VANCOUVER -- Marc Crawford is back as an assistant coach with the Chicago Blackhawks and hoping some good can come from his month-long suspension from the team.
Crawford returned to the ice for the Blackhawks morning skate Thursday for the first time since being suspended from team activities on Dec. 2 amid an investigation into allegations of misconduct during his previous coaching positions. The Blackhawks ended their investigation Dec. 16 and announced then that Crawford would remain suspended until Jan. 2.
Crawford's suspension started two days after published remarks from Sean Avery and Patrick O'Sullivan described abuse from the coach while the former NHL forwards were with the Los Angeles Kings.
"I respect that for those players who came forward, obviously it was very emotional for them, and I feel badly they had to rehash some of these things," Crawford said. "I hope everybody can understand the best course of action for all involved is to continue to listen, continue to try and understand where people are coming from, and if you do that, then hopefully something good can happen from it and that's what my belief is. I hope that I'm part of the solution moving forward. I hope that episodes like I've been involved with don't happen again, because I don't think they have to. You look at all the great things that have been said over this past month or so, there's been a lot of really good dialogue that's happened. So maybe that's the good thing that's come out of this."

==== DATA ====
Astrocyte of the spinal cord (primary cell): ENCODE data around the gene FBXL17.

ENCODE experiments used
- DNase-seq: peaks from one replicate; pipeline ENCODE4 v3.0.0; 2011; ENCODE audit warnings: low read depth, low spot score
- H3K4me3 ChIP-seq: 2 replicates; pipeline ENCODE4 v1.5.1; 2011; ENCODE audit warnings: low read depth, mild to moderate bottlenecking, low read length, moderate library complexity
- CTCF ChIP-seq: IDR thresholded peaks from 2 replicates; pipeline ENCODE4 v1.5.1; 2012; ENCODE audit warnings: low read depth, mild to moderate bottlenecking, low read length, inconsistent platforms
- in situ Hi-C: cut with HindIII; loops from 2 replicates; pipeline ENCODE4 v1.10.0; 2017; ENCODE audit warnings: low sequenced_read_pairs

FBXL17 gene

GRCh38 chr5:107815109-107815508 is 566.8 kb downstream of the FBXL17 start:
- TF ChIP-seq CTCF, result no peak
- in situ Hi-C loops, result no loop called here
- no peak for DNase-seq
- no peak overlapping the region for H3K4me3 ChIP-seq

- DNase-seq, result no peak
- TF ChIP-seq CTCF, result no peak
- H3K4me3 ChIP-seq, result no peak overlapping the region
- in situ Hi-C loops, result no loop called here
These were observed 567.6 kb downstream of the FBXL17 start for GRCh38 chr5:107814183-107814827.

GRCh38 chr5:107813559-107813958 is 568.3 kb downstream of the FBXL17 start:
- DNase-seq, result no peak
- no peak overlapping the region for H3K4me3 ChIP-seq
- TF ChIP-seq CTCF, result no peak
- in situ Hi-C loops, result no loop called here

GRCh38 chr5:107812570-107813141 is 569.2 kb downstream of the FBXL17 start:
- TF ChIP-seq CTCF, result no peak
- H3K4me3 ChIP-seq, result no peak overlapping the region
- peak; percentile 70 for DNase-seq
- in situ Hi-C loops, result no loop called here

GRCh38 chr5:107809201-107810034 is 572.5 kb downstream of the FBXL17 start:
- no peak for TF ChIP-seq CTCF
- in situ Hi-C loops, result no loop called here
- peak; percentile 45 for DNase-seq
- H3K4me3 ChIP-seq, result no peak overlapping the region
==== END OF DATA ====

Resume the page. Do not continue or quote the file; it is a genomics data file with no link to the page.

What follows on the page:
Crawford was hired before this season as an assistant by the Blackhawks. He was a coach with the Colorado Avalanche, Vancouver Canucks, the Kings, Ottawa Senators and Dallas Stars. Crawford released a statement Dec. 16 apologizing for his past behavior and mentioned past players Avery, O'Sullivan, Brent Sopel and Harold Druken, who played for Crawford when he coached the Canucks.
Crawford wouldn't get into specifics about which players he spoke to in person, but he talked about seeking counselling in 2010, something the Blackhawks revealed in their Dec. 16 statement, and said would continue.
"I was evolving as a person and players were evolving and if you want to stay in the game you've got to adjust and try and shape your methodology to fit the time," he said. "On a personal level, it just felt I was apologizing too much, and I didn't like that feeling, and I still don't like it. It's very uncomfortable for me to feel that way. Finding out why I am like I am takes a lot of introspection, and I feel good about the things I've done to improve."
NHL Commissioner Gary Bettman announced programs aimed at sensitizing team personnel and players to abusive behavior during the Board of Governors meeting on Dec. 9.
"There has always been a line between what's good and what's over the line, and there were times I got way too close to that line and crossed that line, and his point was why even get close to it?" Crawford said. "I hope that's one of the lessons we learn through this. It's one of the lessons certainly I learned. People talk a lot about reading and reacting as a coach. My natural tendency was to react and then read, but I think Mr. Bettman is right, why do you need to get close to the line?"